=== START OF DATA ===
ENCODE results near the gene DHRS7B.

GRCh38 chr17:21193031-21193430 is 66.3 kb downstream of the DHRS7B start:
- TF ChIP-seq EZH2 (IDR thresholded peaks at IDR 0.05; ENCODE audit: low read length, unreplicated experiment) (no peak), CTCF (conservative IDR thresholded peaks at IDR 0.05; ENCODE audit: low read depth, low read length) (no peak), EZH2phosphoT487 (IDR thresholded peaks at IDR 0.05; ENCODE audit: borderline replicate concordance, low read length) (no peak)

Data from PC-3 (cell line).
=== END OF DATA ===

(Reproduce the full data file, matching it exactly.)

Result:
ENCODE results near the gene DHRS7B.

GRCh38 chr17:21193031-21193430 is 66.3 kb downstream of the DHRS7B start:
- TF ChIP-seq EZH2 (IDR thresholded peaks at IDR 0.05; ENCODE audit: low read length, unreplicated experiment) (no peak), CTCF (conservative IDR thresholded peaks at IDR 0.05; ENCODE audit: low read depth, low read length) (no peak), EZH2phosphoT487 (IDR thresholded peaks at IDR 0.05; ENCODE audit: borderline replicate concordance, low read length) (no peak)

Data from PC-3 (cell line).